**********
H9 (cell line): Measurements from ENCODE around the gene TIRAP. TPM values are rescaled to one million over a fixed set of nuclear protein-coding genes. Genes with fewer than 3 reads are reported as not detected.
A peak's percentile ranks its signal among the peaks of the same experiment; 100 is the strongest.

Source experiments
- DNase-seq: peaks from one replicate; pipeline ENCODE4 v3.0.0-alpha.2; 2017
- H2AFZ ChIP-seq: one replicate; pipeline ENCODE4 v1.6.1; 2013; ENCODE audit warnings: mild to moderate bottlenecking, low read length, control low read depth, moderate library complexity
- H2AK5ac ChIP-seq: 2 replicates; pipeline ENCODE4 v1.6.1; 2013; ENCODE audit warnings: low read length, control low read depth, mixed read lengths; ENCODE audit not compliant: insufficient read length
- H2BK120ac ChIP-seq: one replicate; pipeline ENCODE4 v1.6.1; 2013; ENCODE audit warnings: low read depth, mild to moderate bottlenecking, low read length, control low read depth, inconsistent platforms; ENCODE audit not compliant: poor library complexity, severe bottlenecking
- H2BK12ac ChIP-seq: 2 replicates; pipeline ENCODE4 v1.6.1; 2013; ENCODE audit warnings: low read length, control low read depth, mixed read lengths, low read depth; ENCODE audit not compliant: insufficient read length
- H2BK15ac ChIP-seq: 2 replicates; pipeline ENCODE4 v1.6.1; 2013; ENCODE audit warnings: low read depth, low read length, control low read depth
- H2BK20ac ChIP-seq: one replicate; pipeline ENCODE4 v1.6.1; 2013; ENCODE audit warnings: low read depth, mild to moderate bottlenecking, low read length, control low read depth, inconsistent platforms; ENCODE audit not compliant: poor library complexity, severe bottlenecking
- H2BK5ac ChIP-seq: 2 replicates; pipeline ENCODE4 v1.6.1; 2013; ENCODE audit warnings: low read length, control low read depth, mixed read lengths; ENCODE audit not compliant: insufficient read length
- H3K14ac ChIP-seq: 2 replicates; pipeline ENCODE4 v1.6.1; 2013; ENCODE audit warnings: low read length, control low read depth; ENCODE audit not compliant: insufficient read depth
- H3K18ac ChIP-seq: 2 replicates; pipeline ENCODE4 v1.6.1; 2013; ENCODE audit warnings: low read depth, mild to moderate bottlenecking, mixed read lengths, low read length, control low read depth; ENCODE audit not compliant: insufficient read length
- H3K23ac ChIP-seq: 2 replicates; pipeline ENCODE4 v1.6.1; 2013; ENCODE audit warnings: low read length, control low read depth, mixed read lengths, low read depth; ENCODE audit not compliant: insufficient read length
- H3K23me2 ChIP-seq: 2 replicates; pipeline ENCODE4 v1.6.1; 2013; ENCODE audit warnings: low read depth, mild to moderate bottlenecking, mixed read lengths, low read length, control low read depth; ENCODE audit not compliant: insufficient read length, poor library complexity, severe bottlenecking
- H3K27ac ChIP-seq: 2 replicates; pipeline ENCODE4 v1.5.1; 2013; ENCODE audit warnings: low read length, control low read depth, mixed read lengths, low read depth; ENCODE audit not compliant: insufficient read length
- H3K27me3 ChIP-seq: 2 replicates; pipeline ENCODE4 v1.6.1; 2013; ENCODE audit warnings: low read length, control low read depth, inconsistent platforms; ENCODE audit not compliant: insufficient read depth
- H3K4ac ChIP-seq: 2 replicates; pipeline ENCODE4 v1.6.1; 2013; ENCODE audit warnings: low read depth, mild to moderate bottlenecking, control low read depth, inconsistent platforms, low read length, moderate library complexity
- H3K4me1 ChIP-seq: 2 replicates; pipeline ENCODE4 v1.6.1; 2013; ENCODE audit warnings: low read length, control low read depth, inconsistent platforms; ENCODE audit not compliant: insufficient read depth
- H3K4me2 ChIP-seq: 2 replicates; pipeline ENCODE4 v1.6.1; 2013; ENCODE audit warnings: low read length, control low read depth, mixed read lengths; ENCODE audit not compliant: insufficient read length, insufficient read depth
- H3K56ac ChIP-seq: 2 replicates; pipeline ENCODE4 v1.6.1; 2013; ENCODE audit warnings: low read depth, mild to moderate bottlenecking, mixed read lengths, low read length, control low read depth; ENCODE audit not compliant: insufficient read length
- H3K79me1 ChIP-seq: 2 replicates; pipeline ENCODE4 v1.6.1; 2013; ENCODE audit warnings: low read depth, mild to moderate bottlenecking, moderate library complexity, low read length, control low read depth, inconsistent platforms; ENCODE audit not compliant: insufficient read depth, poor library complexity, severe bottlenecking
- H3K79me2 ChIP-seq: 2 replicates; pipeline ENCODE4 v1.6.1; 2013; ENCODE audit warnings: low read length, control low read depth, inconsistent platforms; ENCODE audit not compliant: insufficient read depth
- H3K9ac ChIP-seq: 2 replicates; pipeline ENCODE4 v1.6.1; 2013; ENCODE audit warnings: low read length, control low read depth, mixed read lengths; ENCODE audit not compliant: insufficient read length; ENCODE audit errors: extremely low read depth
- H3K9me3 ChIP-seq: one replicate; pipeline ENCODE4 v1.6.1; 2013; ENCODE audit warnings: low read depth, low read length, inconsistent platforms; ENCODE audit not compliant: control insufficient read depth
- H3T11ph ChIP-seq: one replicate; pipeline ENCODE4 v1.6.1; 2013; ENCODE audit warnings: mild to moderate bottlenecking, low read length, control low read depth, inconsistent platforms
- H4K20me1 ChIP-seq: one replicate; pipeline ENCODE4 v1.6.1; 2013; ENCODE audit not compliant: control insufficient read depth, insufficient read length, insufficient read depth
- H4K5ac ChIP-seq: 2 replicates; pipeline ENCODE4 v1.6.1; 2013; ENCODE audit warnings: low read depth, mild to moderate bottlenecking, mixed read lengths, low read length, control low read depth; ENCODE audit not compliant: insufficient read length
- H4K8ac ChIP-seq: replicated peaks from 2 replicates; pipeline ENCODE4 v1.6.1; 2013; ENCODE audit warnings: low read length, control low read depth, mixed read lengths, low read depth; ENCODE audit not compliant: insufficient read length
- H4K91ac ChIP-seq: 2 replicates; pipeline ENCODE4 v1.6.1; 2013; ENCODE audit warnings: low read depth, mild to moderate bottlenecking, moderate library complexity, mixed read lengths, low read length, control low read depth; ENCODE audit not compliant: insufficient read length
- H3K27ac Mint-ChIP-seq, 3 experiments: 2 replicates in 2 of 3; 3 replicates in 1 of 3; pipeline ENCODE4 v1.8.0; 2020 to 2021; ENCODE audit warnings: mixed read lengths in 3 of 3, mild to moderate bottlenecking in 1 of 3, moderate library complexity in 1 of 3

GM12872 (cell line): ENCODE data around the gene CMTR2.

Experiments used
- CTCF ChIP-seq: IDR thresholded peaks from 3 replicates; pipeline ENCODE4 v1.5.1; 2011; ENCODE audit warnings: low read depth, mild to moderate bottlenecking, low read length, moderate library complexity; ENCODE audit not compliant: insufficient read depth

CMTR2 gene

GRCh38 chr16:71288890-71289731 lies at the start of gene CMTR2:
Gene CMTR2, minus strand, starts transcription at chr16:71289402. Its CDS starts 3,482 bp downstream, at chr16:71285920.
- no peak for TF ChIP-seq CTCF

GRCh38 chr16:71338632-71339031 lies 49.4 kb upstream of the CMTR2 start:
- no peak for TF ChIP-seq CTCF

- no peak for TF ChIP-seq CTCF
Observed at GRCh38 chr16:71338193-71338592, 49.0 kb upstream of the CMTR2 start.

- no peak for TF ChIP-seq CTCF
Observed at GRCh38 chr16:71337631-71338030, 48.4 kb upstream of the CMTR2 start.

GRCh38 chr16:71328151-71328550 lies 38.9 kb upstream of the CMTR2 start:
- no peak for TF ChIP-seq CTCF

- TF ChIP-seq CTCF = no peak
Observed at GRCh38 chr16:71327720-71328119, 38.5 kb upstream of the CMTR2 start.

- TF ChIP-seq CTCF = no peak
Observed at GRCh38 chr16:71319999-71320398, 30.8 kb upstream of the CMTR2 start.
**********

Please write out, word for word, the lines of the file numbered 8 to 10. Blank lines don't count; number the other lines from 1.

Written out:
- H2BK12ac ChIP-seq: 2 replicates; pipeline ENCODE4 v1.6.1; 2013; ENCODE audit warnings: low read length, control low read depth, mixed read lengths, low read depth; ENCODE audit not compliant: insufficient read length
- H2BK15ac ChIP-seq: 2 replicates; pipeline ENCODE4 v1.6.1; 2013; ENCODE audit warnings: low read depth, low read length, control low read depth
- H2BK20ac ChIP-seq: one replicate; pipeline ENCODE4 v1.6.1; 2013; ENCODE audit warnings: low read depth, mild to moderate bottlenecking, low read length, control low read depth, inconsistent platforms; ENCODE audit not compliant: poor library complexity, severe bottlenecking